To start the weekend, Drake released a new album titled “Honestly, Nevermind,” a super vibey summer dance album that is unlike almost anything the rapper has released. Whether the singsongy form of Drake is your favorite or not, at least one of the songs helped spark an Android moment.
The third track on the album is called “Texts Go Green,” a reference to green bubbles in Apple’s iMessage. Drake is likely referring to a person getting a green bubble after they are blocked, but Google looked at this as a moment to once again pitch RCS to Apple.
In a video explainer, Google talks about green bubbles that show up when your Android phone texts an iPhone. We all know the toxicity surrounding the color of the bubble that appears when you message an iPhone, and yeah, it probably is a problem Apple should try and fix. Google mentions that in suggesting that someone from Apple’s “super talented engineering team” could fix this. In fact, Google’s video says specifically that “this is a problem only Apple can fix.”
— Android (@Android) June 18, 2022
What’s the fix? Apple would need to adopt RCS or Rich Communication Services. RCS is the advanced messaging that Android phones use now, which allows for proper media sharing, bigger group texts, messaging over WiFi, and encryption (only in 1-on-1 conversations for now). RCS is great, but Apple has had all of its features (and then some) built into its own messages app for some time. Apple has (successfully) used iMessage as a major selling point for iPhones for years and really has no reason to consider RCS, outside of stopping the green bubble nonsense.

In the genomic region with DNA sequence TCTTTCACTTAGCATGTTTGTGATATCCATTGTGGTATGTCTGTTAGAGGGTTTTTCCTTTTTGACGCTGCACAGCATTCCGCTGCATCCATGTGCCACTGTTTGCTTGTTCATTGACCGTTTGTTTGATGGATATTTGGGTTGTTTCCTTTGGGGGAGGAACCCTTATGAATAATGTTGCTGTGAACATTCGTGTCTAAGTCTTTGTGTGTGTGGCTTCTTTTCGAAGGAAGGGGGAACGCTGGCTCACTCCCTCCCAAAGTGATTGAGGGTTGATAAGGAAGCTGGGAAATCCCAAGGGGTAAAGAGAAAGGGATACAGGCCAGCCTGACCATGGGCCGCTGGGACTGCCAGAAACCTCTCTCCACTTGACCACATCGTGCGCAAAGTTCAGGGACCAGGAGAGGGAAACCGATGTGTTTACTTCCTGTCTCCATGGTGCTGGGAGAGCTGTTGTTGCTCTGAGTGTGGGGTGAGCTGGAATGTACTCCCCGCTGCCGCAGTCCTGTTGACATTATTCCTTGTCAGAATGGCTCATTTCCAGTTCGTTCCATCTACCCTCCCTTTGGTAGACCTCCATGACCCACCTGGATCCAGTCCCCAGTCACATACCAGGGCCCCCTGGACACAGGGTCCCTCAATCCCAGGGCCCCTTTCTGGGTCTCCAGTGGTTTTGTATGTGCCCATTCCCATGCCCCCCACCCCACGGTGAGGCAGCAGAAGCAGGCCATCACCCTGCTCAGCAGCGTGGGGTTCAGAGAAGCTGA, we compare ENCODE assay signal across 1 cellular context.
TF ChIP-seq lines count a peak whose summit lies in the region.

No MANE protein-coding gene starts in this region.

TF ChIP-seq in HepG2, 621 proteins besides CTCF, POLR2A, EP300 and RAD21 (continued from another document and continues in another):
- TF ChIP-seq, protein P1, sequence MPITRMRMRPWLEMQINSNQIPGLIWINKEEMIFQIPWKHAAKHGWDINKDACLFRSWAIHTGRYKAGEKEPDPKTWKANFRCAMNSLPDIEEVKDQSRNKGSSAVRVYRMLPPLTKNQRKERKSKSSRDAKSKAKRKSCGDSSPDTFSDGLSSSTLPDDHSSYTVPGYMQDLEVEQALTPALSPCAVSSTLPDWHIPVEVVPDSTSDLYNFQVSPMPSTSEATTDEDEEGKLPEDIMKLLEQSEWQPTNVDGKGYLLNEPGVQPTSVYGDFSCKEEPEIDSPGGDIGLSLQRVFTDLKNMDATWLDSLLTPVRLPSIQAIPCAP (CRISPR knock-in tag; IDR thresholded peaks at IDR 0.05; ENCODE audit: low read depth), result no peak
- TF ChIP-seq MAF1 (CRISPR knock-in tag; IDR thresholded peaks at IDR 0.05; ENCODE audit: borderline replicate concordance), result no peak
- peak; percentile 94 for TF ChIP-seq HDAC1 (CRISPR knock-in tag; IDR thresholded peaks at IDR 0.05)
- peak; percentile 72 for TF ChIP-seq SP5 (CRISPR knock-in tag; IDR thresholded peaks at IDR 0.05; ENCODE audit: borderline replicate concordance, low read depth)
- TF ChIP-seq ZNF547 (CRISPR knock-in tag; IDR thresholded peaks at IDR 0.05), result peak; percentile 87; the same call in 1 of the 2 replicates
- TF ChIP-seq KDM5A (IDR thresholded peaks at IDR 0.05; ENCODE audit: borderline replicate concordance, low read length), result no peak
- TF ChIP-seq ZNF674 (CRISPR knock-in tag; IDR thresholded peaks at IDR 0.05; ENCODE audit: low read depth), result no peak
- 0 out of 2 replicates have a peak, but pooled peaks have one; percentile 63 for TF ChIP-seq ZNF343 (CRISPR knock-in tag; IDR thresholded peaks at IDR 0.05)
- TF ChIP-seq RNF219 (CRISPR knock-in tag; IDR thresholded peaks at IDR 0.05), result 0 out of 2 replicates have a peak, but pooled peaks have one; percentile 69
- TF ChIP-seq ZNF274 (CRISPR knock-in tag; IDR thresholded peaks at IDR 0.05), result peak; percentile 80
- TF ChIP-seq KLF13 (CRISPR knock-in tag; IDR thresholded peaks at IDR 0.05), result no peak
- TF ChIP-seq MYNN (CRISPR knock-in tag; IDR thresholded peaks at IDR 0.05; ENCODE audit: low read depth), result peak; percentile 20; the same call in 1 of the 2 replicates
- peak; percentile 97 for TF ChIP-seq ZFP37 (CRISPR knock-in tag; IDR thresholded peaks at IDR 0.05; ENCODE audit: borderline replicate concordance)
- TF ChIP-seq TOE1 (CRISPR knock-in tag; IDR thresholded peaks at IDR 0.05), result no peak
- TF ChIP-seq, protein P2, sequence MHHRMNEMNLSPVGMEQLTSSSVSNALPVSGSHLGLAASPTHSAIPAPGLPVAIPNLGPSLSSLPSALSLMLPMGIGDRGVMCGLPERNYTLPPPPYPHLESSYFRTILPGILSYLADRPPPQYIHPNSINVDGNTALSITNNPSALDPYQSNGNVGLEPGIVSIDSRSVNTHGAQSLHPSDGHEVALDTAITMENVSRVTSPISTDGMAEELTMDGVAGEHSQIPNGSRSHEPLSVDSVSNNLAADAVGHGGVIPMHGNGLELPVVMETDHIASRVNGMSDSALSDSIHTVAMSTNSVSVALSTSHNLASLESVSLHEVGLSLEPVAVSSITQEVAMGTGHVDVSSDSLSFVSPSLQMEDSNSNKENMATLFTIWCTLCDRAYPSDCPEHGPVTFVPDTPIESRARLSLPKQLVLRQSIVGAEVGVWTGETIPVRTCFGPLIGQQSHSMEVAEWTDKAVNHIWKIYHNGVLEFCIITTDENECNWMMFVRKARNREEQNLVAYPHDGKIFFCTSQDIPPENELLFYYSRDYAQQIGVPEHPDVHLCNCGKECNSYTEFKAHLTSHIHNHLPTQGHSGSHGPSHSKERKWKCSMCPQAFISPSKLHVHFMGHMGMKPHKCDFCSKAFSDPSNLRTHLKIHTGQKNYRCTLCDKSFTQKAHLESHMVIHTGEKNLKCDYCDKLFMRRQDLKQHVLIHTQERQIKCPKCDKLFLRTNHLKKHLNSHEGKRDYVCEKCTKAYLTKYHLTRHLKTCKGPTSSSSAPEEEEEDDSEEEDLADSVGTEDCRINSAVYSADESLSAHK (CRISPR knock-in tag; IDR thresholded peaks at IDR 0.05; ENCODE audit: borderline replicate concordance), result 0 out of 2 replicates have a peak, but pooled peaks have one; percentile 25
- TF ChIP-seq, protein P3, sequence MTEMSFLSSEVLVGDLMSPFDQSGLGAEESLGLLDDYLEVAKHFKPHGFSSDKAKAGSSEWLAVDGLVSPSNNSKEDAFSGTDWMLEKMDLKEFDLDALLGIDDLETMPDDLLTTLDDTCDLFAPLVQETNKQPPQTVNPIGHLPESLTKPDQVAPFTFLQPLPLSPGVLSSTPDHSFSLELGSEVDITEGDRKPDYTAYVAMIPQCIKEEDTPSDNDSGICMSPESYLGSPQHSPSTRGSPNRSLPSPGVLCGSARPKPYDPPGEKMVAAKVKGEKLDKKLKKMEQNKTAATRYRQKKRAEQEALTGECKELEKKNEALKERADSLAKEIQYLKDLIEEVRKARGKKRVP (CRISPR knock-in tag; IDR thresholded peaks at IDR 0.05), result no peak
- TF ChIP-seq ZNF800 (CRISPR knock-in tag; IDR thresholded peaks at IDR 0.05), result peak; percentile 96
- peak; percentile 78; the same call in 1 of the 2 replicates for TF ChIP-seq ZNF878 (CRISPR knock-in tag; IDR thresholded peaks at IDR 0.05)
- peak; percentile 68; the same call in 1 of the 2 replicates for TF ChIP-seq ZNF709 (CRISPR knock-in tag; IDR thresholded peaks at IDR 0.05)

On a funny note, Google actually Tweeted this #TextsGoGreen video two other times, but deleted because they first forgot the hearts at the end at first and then used too many hearts on the second one. I saw the Tweets as Google was posting them Saturday and kept wondering where they went. They finally settled on ending in just a single green heart.
Anyways, who knows if Apple will ever adopt RCS. I’m not sure they’ve talked about it much publicly. One thing we do know is that they were strongly considering bringing iMessage over to Android at one point, only to shutdown the idea because they knew iMessage helped keep iPhone owners on new iPhones.